4. Composite Catalysts
With the increasing conceptualization of different catalysts, the combination of different materials emerges to present a wide number of possibilities to improve the overall catalytic properties 
. By mixing materials with different characteristics, their individual disadvantages may be overcome, and a final and more robust photocatalyst can be obtained. These composites are then a combination of materials with distinct natures, such as mixed metal oxides, carbon-semiconductors, polymeric structures, porous materials, and many others.
The mixing of WO3
is a clear example of mixed metal oxides, a well-known group of photocatalysts defined by the combination of different semiconductors. The coupling of these photocatalysts aims to improve the photocatalytic activity of the resultant material by mostly increasing the charges separation efficiency and visible-light sensitization for the complete system 
. Mugunthan et al. 
proved the higher efficiency of the coupled TiO2
catalyst for diclofenac elimination under visible radiation. The group synthesized the photocatalyst through a hydrothermal method and studied the variation of TiO2
molar ratios. The composites presented higher surface areas and smaller particles compared to bare TiO2
, with the increasing amount of TiO2
leading to larger SBET
, bus also particle sizes, and Ebg
. Thus, an optimum TiO2
molar ratio (10:1), presented more balanced properties and higher removal of diclofenac (~90%). An excess amount of WO3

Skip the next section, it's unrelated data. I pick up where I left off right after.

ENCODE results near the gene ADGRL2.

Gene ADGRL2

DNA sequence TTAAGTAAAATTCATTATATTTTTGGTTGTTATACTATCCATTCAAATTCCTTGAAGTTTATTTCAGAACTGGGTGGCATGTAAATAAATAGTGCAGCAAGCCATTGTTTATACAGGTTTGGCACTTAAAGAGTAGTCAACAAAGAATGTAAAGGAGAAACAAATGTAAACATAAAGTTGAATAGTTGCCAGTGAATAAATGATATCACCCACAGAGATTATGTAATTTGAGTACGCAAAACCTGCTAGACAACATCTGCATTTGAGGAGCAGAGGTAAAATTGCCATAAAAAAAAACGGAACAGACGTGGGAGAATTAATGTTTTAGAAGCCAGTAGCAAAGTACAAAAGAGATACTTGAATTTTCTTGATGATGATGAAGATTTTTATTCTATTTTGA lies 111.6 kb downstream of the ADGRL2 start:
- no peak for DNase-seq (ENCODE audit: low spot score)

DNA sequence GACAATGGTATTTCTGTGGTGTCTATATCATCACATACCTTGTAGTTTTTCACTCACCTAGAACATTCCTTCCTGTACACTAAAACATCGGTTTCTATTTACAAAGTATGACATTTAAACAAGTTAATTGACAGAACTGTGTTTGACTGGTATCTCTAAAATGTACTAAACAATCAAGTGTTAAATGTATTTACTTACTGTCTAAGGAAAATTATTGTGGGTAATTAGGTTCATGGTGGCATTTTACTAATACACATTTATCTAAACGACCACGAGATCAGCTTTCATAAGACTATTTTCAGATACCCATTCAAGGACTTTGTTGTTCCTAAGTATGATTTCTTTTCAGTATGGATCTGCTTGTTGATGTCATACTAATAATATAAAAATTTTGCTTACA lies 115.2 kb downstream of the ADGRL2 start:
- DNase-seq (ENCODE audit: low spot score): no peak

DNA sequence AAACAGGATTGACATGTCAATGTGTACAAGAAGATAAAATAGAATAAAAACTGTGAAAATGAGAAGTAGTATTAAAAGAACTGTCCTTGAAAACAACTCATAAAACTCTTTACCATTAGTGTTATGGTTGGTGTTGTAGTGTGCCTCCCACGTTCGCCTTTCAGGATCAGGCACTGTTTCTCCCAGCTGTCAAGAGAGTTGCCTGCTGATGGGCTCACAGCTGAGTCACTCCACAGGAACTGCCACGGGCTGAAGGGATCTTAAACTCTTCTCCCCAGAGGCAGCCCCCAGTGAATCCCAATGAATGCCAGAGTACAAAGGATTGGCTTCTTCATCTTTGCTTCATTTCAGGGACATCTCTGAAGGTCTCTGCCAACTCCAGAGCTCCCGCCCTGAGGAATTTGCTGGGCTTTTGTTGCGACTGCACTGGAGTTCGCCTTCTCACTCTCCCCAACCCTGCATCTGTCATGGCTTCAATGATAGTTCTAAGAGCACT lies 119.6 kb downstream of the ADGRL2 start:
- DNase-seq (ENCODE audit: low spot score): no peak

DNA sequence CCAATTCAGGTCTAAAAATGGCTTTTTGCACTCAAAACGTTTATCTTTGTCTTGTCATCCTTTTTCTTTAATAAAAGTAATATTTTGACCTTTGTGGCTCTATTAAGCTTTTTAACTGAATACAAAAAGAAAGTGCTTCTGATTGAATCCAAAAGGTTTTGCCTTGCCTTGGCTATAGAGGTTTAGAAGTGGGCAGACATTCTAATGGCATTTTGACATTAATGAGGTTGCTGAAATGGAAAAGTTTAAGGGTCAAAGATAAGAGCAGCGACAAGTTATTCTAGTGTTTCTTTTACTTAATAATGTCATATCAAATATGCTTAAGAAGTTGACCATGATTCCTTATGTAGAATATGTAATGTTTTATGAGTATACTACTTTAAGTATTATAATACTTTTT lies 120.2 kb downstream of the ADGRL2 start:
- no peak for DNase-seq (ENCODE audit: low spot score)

is also appointed to possibly act as recombination centers for the photoinduced charges, reducing the process efficiency.
The surplus addition of one of the applied semiconductors can also promote the agglomeration of photocatalyst particles, which may hinder the absorption of light and CECs photodegradation, as it was suggested by El-Yazeed and Ahmed 
during the impregnation of WO3
particles onto TiO2
, which had a detrimental effect over a concentration of 10 wt%. This was also found by Wang et al. 
for hollow spherical TiO2
composite, with uniform spheres being formed with a 5 wt% incorporation of WO3
, but with the further increase in concentration and particle agglomeration causing changes in the catalyst morphology and leading to flat and unequal forms. However, in the study, the catalyst containing 10 wt% WO3
had a better performance in methylene blue and metoprolol degradation, due to the photoelectronic and surface area improvements.
heterojunction can greatly improve the photo-mechanisms involved in the photocatalytic process. Considering their bandgap positions, the charge separation can follow two mechanisms: type-II heterojunctions or Z-scheme mechanisms. For the type-II mechanism, the excited electrons from the CB of TiO2
, which has a more negative potential, will migrate to the CB of WO3
. Meanwhile, the opposite occurs in the positive holes, which tend to be transferred to the TiO2
. Nonetheless, the Z-scheme mechanism is appointed to be more favorable due to the larger redox potential, as the e−
of the CB of WO3
of the VB of TiO2
tend to recombine fast, leading to the accumulation of e−
on the CB of TiO2
on the VB of WO3
, potentializing its respective reductive and oxidative potential 
Over the years, TiO2 was vastly employed in the production of different composite catalysts, allowing a better understanding of their overall mechanisms and advantages. The coupling of TiO2 with other photocatalytic materials appeared as a vast family of mixed catalysts, with combined improved properties. Due to the existence of multiple photocatalysts, numerous combination possibilities are the aim of a rising number of investigations.